A lifetime of playing drums in bands and in churches has not only enriched my life beyond measure, but it’s taught me a lifetime of invaluable lessons. Lessons that apply to every other aspect of my personal and professional life. Here’s some of what I’ve learned.
1. Put in the prep time
No, practice isn’t always fun. Sometimes it’s boring, sometimes it’s exhausting. But it pays off for the ones who put the time in to be prepared. In the business world, that might take the form of education and other training, and starting your career in an entry level position and learning everything there is to know about your field.
It’s not just about how many hours you practice, but the quality of your practice. Don’t just go through the motions – strive to learn from your practice and intentionally improve your skills.
2. Check your ego at the door
This is especially important in my church gig, where the musicians take a back seat to the real purpose, which is creating an atmosphere of worship. But it applies to any musical setting, where the sum should be greater than the individual parts. Remember, the point of your being there is to give your audience (i.e. your customers) what they want, not to try to steal all the attention for yourself.
3. Don’t trash other musicians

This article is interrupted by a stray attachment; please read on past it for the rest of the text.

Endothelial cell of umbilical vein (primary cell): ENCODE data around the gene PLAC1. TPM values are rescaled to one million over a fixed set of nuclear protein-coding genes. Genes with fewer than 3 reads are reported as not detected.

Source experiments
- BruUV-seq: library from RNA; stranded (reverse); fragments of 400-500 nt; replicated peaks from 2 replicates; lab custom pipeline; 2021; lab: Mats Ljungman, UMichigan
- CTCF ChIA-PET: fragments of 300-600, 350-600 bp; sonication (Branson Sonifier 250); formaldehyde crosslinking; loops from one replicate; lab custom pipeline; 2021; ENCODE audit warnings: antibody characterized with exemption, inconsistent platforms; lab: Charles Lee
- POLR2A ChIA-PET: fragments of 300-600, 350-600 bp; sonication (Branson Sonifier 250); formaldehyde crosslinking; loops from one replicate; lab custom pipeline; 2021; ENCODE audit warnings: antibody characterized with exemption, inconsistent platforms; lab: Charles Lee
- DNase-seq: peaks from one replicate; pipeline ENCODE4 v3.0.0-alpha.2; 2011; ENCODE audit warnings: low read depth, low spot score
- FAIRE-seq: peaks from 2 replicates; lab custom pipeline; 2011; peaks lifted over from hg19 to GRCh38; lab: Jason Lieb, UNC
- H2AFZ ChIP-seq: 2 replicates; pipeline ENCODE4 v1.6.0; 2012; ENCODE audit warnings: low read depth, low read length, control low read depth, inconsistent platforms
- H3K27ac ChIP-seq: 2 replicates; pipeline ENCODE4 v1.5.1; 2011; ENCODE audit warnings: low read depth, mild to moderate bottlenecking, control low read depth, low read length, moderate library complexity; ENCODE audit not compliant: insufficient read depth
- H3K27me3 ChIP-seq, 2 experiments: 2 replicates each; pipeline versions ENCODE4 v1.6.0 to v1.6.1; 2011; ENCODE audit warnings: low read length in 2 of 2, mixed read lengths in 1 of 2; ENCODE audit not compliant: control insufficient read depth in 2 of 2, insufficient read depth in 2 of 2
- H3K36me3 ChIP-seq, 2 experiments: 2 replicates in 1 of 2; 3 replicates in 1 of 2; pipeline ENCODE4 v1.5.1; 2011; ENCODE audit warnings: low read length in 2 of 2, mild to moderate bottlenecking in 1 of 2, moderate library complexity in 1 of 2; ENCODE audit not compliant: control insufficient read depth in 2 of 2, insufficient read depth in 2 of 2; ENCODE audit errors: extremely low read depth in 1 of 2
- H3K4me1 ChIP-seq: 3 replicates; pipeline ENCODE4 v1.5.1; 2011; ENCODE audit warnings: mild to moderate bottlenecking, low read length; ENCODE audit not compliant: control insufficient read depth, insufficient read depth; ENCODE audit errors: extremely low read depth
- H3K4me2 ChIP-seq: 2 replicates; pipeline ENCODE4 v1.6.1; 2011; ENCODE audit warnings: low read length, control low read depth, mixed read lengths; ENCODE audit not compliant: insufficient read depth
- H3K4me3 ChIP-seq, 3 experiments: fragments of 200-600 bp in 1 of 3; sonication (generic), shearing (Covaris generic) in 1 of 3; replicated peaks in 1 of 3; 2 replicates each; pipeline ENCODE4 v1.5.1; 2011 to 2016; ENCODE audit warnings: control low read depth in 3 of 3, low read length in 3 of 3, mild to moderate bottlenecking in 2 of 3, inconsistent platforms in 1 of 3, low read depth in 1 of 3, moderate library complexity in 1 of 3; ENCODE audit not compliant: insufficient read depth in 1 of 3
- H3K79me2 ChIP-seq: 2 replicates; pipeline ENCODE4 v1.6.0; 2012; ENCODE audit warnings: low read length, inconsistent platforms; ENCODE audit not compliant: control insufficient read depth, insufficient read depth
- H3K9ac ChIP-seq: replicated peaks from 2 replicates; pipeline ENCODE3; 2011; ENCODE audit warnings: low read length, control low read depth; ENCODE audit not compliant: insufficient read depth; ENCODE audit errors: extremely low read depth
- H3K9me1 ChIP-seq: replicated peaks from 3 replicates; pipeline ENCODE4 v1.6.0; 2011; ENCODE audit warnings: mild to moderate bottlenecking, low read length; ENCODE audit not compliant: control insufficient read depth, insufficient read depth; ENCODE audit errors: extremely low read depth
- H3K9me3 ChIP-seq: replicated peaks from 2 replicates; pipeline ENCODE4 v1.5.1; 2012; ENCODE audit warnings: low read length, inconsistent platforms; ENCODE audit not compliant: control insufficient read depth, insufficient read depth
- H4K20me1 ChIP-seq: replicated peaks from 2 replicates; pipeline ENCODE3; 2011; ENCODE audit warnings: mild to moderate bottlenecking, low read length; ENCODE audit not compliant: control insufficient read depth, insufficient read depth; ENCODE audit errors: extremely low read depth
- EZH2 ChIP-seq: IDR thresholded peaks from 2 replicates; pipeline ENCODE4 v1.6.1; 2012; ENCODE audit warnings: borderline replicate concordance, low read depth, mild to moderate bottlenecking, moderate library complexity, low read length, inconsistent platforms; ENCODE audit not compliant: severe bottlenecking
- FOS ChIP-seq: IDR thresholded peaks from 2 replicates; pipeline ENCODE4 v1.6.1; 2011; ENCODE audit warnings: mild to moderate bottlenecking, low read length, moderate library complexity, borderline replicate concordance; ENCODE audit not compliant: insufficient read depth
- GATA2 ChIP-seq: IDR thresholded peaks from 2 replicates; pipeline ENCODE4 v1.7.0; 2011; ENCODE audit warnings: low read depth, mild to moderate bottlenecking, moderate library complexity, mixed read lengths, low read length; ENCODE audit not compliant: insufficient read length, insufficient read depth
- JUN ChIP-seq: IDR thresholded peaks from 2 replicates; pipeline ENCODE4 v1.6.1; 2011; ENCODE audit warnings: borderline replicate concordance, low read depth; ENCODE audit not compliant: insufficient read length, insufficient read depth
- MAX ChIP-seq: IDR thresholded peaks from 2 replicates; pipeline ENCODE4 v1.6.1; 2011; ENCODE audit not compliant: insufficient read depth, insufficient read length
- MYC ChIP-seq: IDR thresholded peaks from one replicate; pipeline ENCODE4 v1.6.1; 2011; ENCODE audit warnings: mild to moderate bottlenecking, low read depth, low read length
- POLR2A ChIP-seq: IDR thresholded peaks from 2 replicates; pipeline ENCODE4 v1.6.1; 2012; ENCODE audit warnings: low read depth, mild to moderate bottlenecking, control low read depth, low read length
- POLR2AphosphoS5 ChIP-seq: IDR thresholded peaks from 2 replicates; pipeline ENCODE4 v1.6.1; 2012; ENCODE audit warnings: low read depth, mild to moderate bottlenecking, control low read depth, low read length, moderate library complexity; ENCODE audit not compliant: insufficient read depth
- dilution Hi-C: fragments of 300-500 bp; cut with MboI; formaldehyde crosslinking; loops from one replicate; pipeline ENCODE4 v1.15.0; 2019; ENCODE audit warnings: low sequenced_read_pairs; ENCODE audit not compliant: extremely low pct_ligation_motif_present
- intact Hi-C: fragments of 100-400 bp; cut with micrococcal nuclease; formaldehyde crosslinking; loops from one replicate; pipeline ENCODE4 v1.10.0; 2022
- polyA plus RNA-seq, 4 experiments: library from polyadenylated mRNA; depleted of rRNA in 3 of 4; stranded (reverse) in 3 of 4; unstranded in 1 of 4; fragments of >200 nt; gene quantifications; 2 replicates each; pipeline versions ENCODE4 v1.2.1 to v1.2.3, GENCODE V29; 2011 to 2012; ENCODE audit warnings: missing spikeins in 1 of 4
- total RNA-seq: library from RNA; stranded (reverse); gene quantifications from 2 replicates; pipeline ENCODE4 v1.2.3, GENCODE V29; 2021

Nothing makes you look more petty than trying to make yourself seem better than your colleagues. Nobody likes a bragger. Competition can be a great motivator, but don’t go overboard. Be happy for anybody who’s succeeding in your company and your field. If you’re good at what you do, people will know. It’s better to let someone else talk about how good you are, because that’s infinitely more credible.
4. Surround yourself with people who are better than you are
In my first few bands, I was always the youngest member. I think I subconsciously knew I always needed to prove my worth. As time passed, I wasn’t the youngest or least experienced any more. But I still remember one gig I got as a hired gun for a singer-songwriter when I was around 27 or so. I knew of the lead guitarist and bassist he’d hired because I’d seen them in a smoking hot rock band a few years earlier. These guys were head and shoulders above where I was musically, and I wasn’t sure I could hang with them. But their musicianship pushed me to try to rise to their level. I don’t know if I got all the way there, but I definitely got better.